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Saudi Arabia recommits to 50% renewable power

29 March 2021 Amena Saiyid

The world's leading oil producer, Saudi Arabia, reaffirmed a five-year old commitment to power half the country with renewable sources under a newly announced "green initiative."

"As a leading global oil producer, the kingdom fully recognizes its share of responsibility in advancing the fight against the climate crisis. Just as the kingdom underpinned energy markets during the oil and gas era, it is going to become a global leader in forging a greener world," Crown Prince Mohammad Bin Salman announced 28 March through the official government-run Saudi Press Agency.

Saudi Arabia first announced its renewable target in 2016 as part of its Vision 2030.

At the time, Saudi generated 0.1% of its total electricity generating capacity of 330.5 terawatt-hours (TWh) from solar, while 59.6% came from natural gas, and 40.3% from oil, according to the US Energy Information Administration's 2017 report on the kingdom.

In a 29 October 2020 report, IHS Markit said the country's power generation increased to 365.16 TWh in 2019 of which 0.02% came from renewables, mainly solar.

The country's National Renewable Energy Program in January 2019 announced that it plans to install 27.3 GW of mostly solar and to a lesser extent wind by 2023 and 58.7 GW by 2030.

However, as of June 2020, only 330 MW of utility-scale solar photovoltatic projects and only one 2.5 MW wind demonstration project developed by Saudi Aramco (in partnership with GE) were operational, according to another IHS Markit report.

Under the green initiative, Saudi Arabia also is promising to reduce 130 million mt a year of carbon emissions that it said was equivalent to 4% of global fossil fuel emissions each year. The country plans to meet this goal not only through increasing its reliance on renewables, but also through investments in clean hydrocarbon technology ventures.

Saudi Arabia, which is ranked 15th globally for its GHG emissions, is taking steps to invest in clean energy technologies. For instance, the International Energy Agency in October 2020 reported that the oil-rich nation formed a joint venture to build a "green hydrogen" plant powered by 4 GW of renewable electricity, with a planned capacity of 650 mt per day.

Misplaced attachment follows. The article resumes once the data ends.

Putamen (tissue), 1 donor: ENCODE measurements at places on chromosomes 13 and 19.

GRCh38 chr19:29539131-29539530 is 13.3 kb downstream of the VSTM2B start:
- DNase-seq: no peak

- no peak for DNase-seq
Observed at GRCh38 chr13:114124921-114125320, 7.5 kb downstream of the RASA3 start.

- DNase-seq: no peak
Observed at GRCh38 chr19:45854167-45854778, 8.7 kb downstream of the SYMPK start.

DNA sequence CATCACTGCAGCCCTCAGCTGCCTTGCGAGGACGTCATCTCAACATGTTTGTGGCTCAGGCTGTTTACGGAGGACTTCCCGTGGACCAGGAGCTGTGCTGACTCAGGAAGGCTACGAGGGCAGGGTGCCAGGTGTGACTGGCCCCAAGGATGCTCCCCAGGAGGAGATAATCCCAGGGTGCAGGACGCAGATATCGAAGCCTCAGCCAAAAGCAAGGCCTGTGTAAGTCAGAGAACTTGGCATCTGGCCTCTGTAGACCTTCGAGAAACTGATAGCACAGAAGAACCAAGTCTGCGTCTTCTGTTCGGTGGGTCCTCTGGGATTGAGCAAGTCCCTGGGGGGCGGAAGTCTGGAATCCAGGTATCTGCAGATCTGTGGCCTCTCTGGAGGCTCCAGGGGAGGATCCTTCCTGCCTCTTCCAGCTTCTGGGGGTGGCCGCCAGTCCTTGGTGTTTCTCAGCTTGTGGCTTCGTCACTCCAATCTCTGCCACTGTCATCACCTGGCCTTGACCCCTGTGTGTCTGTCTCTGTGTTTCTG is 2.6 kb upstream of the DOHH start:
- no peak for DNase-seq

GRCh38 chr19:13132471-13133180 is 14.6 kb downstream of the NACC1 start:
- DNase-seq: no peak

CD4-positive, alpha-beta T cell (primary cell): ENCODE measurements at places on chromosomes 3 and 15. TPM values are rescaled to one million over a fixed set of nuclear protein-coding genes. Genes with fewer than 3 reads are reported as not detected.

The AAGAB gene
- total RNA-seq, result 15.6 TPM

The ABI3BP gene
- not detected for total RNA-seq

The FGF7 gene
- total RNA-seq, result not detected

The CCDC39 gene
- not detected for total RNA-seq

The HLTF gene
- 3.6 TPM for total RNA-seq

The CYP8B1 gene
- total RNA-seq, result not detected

In September, state-owned Saudi Aramco shipped 40 mt of "blue" ammonia from its natural gas fields as part of a pilot demonstration project to Japan, where the resulting carbon dioxide was partly used in an enhanced oil recovery project and partly to produce methanol.

Committed to 'blue' hydrogen

During CERAWeek by IHS Markit in early March, Bashir Dabbousi, technology, strategy & planning director for Saudi Aramco, said the country was "definitely" interested in opportunities to produce hydrogen that has zero carbon attached to it, but especially from its oil and gas resources.

Dabbousi also said the country would invest in more green hydrogen once the cost to produce it from renewables becomes competitive.

Crown Prince Salman also unveiled a Middle Eastern green initiative the same day as the kingdom's plan.

50 billion trees

Under this plan, the kingdom will work with its neighboring countries and members of the Gulf Cooperation Council to plant an additional 40 billion trees to combat desertification, which climate change is exacerbating. Saudi Arabia's share would be 10 billion trees, he said, as part of a national plan to improve vegetation cover and preserve marine life.

Noting that the share of clean energy production in the Middle East doesn't exceed 7%, Crown Prince Salman announced Saudi Arabia, with its regional partners, would work toward reducing carbon emissions from hydrocarbon production by more than 60%, but didn't specify a timeline for it.

In December 2020, an IHS Markit index listed Saudi Arabia nearly in the middle of G-20 countries with strong regulatory policies to reduce GHG emissions from its oil and gas sector.

While the kingdom gets high marks for reducing leakage, venting, and flaring of methane, which is a far more potent GHG than carbon dioxide, IHS Markit dinged the country for not having a legally binding GHG reduction target. The index also noted that Saudi Arabia has signed onto the Global Methane Initiative, an international public-private effort to limit methane emissions, and also is part of the World Bank Group's Zero Routine Flaring Initiative by 2030.

Posted 29 March 2021 by Amena Saiyid, Senior Climate and Energy Research Analyst


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